Gates v. Baum

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Gates v. Baum
1983 OK CIV APP 53
673 P.2d 519
Case Number: 56970
Decided: 09/06/1983


Appeal from the District Court of Oklahoma County; William C. Kessler, Trial Judge.

¶0 Action to recover for surgical malpractice against administrator ad litem appointed after estate of deceased surgeon, the alleged tortfeasor, had been probated and closed. From an order revoking letters of the special administrator and quashing the summons served on him, the patient and her husband appeal.


John S. Oldfield, Jr., Oklahoma City, for appellants.
Dale Reneau, Z. Faye Martin Morton, Fenton, Fenton, Smith, Reneau & Moon, Oklahoma City, for appellee.

BRIGHTMIRE, Presiding Judge.

¶1 The dispositive question here is whether a probated and closed estate can be reopened and an action brought against a specially appointed administrator ad litem of a deceased physician's estate to recover damages for a newly discovered injury alleged to have been caused by the malpractice of the deceased physician during surgery he performed some eleven years earlier.

¶2 We hold it can.


¶3 On November 16, 1967, Virginia Gates submitted herself to extensive gynecological surgery - a removal of her uterus, tubes and ovaries - at the hands of Delbert G. Smith, M.D. Gates' postoperative course consisted of kidney trouble accompanied by high blood pressure. These complaints were brought to the attention of Smith but he is said to have made no effort to determine the cause.

¶4 Dr. Smith died May 13, 1975. His estate was probated and closed several months later.

¶5 The persistence of Gates' symptoms inspired her to visit Scott-White Clinic in Temple, Texas, in October 1978. There physicians discovered and removed a hydronephrotic (blocked and degenerated) kidney caused by the improper tying off of the ureter (tube from kidney to bladder) during the 1967 surgery. Removal of the kidney brought an end to the discomforting post-Smith operative symptoms.

¶6 Upon learning these facts Gates filed a motion to reopen Smith's estate and to appoint a special administrator.


¶7 his is a matter of first impression in this state. The controversy pits the recovery rights of a deceased tortfeasor's victim against the interests of asset distributees in the legal feasibility of according finality to an order closing an estate. Apparently few jurisdictions have considered the question. In this state the rights, duties and powers relating to the probating and distribution of decedents' estates are governed largely by statute.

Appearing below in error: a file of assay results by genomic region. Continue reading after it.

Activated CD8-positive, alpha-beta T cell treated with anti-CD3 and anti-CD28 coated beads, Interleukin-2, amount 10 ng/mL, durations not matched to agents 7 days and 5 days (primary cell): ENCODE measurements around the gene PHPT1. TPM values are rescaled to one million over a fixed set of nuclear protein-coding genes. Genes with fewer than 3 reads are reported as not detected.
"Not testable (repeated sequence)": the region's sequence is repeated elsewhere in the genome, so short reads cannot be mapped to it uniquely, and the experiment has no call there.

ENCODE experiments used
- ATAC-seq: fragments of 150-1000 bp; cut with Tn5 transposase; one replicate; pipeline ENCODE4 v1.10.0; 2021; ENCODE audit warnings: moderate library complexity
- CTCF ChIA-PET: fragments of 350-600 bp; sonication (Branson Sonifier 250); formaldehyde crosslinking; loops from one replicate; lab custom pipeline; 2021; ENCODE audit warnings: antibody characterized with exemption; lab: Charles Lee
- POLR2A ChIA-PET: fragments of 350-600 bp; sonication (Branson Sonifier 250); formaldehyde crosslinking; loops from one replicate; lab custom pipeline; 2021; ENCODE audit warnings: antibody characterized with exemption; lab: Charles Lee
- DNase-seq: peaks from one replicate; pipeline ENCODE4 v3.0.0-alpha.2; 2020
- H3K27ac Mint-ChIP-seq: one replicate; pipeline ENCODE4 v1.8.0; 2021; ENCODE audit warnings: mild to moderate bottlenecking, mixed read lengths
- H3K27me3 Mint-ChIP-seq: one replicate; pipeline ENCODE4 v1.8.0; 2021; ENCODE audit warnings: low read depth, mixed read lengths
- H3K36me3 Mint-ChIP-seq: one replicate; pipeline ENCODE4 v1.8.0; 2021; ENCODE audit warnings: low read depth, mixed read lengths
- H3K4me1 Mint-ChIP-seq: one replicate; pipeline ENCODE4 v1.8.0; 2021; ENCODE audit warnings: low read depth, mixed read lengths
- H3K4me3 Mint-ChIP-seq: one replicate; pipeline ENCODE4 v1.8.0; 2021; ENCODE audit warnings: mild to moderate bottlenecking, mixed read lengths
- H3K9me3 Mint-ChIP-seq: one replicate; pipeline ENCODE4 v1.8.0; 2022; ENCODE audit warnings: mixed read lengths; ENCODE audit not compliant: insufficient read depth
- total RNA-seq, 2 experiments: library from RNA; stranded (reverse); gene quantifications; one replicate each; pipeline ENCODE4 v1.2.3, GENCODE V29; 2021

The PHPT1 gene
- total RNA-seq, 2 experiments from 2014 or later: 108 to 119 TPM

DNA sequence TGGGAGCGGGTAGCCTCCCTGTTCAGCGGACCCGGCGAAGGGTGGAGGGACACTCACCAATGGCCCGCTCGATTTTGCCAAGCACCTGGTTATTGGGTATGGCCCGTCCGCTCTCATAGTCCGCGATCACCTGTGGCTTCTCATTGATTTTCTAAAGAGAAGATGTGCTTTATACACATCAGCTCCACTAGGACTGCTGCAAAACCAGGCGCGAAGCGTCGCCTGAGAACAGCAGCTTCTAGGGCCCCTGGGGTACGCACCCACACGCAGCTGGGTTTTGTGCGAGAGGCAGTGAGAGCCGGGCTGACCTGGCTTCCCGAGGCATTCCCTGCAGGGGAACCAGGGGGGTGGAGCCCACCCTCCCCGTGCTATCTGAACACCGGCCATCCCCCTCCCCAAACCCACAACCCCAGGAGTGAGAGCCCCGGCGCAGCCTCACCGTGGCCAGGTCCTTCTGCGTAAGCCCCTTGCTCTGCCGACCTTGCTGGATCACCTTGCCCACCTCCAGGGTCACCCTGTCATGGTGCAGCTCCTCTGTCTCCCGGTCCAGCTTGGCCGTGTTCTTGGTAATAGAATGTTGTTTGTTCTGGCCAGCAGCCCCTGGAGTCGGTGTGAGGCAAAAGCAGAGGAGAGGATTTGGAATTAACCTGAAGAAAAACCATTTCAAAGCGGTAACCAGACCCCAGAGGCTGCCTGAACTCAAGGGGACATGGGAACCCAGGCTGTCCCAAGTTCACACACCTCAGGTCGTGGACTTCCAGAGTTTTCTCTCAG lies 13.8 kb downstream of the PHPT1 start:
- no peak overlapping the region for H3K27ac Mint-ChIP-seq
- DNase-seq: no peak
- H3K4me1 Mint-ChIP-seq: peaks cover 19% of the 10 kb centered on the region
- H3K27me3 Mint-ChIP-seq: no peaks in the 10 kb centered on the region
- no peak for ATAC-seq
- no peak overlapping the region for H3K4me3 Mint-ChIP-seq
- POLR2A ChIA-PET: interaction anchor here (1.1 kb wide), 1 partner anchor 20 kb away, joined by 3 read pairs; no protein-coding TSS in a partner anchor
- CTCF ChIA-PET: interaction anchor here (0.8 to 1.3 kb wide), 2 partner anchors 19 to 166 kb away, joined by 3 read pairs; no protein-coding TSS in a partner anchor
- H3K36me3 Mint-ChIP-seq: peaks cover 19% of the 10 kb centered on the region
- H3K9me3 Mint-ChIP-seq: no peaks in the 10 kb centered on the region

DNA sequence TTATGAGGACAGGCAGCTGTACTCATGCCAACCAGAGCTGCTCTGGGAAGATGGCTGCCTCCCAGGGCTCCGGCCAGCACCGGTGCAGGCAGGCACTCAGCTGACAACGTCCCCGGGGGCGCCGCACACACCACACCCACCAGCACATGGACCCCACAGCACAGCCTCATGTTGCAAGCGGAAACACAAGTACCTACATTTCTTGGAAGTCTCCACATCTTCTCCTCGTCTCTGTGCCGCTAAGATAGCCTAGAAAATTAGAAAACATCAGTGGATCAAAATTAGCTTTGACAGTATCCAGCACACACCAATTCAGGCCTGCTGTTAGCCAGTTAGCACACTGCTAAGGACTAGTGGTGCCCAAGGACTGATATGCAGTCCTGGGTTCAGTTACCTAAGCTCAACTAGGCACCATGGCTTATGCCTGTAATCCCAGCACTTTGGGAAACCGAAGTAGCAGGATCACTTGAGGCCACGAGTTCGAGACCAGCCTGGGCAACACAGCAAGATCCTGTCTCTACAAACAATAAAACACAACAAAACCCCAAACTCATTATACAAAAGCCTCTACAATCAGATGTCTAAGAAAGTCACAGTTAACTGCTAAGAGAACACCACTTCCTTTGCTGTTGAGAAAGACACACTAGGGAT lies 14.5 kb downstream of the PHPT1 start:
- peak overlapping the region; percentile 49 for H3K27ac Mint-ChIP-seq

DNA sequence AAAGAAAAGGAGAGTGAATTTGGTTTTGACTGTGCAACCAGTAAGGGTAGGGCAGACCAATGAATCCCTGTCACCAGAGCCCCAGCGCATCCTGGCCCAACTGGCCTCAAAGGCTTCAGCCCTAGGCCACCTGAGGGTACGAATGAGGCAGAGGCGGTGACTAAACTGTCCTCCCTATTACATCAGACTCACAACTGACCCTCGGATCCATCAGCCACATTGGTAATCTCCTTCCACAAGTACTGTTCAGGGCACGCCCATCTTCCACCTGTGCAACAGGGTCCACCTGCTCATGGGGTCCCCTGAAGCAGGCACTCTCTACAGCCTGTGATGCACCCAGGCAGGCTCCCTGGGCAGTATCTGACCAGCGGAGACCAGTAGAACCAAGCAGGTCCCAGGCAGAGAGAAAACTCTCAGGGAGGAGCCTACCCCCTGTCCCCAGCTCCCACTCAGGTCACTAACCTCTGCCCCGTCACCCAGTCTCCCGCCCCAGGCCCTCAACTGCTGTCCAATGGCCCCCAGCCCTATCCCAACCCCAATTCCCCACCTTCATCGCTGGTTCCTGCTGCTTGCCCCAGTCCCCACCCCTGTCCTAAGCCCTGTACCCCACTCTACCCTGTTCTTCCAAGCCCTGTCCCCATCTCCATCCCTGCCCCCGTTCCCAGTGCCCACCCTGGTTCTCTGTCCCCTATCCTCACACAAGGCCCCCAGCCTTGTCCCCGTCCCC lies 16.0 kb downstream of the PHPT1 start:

¶8 Statutory authority is granted for opening a closed estate "if it becomes necessary or proper for any cause."

¶9 The law extends priority protection to decedent's debtors with respect to estate assets. Both real and personal property are "chargeable . . . with the payment of all the decedent's debts, as provided in [Title 12 of the Oklahoma Statutes]."

¶10 Though the 30 day claim presentation limitation of 58 O.S. 1981 §§ 243 and 333 is inapplicable, because those statutes refer to claims arising from contract,

¶11 The flaw in this contention is that plaintiff is not contesting the probate of Smith's will. It is a matter of no concern to plaintiff whether the will was probated or not, nor to whom Smith left his estate. If anything, plaintiff wants enforced the very first direction Smith gave in his will - "that all my debts be paid."

¶12 And for that matter, it was long ago held that an ex contractu creditor or claimant is entitled to reopen a closed estate for the establishment and payment of his claim if he can show a legal excuse for having failed to attempt to secure the desired relief during the original administration proceedings.

¶13 Certainly here plaintiff has shown one of the best reasons in the world why she did not sue earlier - she did not know that Smith had injured her. The allegation in fact is that although kidney discomfort and elevated blood pressure were classic symptoms of a tied-off ureter - a common accidental injury in such gynecological surgery, incidentally - Smith declined to examine her or disclose to her the probable reason for her postoperative distress during several follow up visits to his office. As a matter of fact these allegations suggest an intentional malfeasance that eventuated in plaintiff's loss of a kidney - a kidney that could have been saved by early diagnosis and corrective treatment.

¶14 The fact that there may exist some question concerning the collectability of a judgment facing plaintiff somewhere down the road affords no excuse for judicially obstructing her pursuit of a judgment at this juncture by refusing to reopen the estate proceedings.

¶15 The order appealed is vacated and the cause remanded for further proceedings.

¶16 DeMIER and STUBBLEFIELD, JJ., concur.


1 Her husband is also a party plaintiff but further reference to him will be omitted.

2 58 O.S. 1981 §§ 621-695 , which concern probate procedure, and 84 O.S. 1981 §§ 1-308 , which deal with distribution of estates both testamentary and nontestamentary.

3 58 O.S. 1981 § 692 .

4 84 O.S. 1981 § 41 . See 84 O.S. 1981 § 2 , for same provision as to intestate estates.

5 84 O.S. 1981 § 21 . The reference to the chapter on civil procedure is, of course, to the relevant provisions of Title 12 of the Oklahoma Statutes.

6 Becker v. State ex rel. Department of Public Welfare, Okl., 312 P.2d 935 (1957). Presentation of a claim for tort damage is not necessary.

7 Holmes v. Patterson, 91 Okl. 163, 215 P. 1071 (1923).